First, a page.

ACMS Connects with Members to Address the Issues Unique to Them

Last Updated: Jan 23, 2023

Located in the heart of Pittsburgh, the Allegheny County Medical Society (ACMS) is one of the oldest and largest county medical societies in the state. It was originally organized in 1848, when Dr. Samuel Dilworth advertised the first meeting in a local newspaper. Historical records detail how the group spent the next ten years forming their leadership structure, adopting by-laws, electing officers, and establishing committees. One of the more significant notes included was the application of Martin R. Delany, an African American physician who later became known as one of the first proponents of Black nationalism, as well as the indefinite tabling of his nomination.

Records indicate that ACMS meetings then paused for several years, likely due to the Civil War, before officially establishing in 1865 with many original assembly members present and A.H. Gross being named as president. Bylaws published in 1939 state that, “the Society exists to promote interactions among physicians, as well as to elevate and extend the practice of medicine in the county.” Since its inception, the leading goal of ACMS has been to further the health and well-being of the community, as well as advance awareness around public health. Many of the early issues that Society physicians addressed included sanitation, safe water and food supplies, and epidemics, along with advocating for and coordinating public health commissions.

There have been over 150 different leaders since its formation, one of the most notable being Dr. Zoe Allison Johnston, who was named the first woman president of ACMS in 1944.

Today, the Society continues to work towards fulfilling the original goal of serving physicians, supporting and connecting with around 2,500 members, including students, residents, physicians, retired physicians, and practice administrators.  “The issues that impact Pittsburgh and Allegheny County are often different from the things that impact people in rural Pennsylvania,” says Executive Director Sara Hussey. “We have two of the largest hospital systems in the country in our area, so people come to Pittsburgh for their training, then stay to practice and live here and raise their families. The local component of a county medical society is essential for making connections and making sure that we’re advocating for things that are important to our local physicians.”

The Society has always strived to bring physicians together, often collaborating with community organizations and governmental agencies to address issues that will improve health and advance clinical knowledge. These efforts include the creation of the ACMS Foundation, which was initiated in 1960 with a mission of advancing wellness by confronting social determinants and health disparities. Through charitable grants, the Foundation has helped champion public health causes such as substance abuse, teen pregnancy, housing inequality, childhood obesity, and front-line relief during the COVID-19 pandemic. It also facilitates scholarships for medical students residing in Allegheny County, with the funds assisting with the cost of attending a Pennsylvania medical school.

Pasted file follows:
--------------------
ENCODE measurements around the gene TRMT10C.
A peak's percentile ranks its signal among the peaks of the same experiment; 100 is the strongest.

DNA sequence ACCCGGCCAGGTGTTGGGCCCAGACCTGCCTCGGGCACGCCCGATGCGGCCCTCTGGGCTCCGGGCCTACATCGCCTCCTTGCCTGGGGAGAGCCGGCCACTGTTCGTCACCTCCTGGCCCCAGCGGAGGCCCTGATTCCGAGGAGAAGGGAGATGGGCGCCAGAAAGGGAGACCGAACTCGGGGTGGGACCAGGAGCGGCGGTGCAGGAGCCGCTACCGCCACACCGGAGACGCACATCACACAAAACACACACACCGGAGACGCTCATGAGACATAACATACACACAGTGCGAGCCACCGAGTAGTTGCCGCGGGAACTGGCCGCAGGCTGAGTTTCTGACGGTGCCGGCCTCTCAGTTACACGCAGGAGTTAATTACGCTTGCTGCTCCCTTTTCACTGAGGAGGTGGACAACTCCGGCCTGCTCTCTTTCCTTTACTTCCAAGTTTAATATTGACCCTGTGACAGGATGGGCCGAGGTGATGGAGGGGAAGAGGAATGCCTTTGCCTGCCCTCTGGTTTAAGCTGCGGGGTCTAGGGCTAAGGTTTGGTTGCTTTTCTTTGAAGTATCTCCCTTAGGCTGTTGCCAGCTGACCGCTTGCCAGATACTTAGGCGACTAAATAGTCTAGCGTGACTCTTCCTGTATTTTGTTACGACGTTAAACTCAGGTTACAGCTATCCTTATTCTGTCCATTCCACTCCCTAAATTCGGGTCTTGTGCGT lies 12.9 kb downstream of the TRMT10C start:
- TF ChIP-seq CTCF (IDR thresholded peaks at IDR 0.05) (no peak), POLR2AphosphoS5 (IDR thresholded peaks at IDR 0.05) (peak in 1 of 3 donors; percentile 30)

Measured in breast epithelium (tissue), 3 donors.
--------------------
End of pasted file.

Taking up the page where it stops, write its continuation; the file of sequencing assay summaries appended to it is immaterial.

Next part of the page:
Like many other county medical societies, ACMS partners with PAMED in the legislative, administrative, and advocacy arenas, which helps take the burden off their small staff. “We don’t have a support team, we don’t have a lobbyist, so we really rely on and are grateful to PAMED for leading the charge,” continues Hussey. “The two society memberships being bound together really creates a synergy between the local and state levels that I think provides a great deal of benefits.”

Former ACMS president Lawrence John, MD, agrees, sharing that the Society and PAMED work together to address some of the issues physicians face, engaging in productive conversations about them. “Physicians are being pulled in so many different directions, the question is what we can do to help them. Starting that discussion at a county level, then bringing it to the state level is one example of the many things we do to collaborate and help the medical community.”


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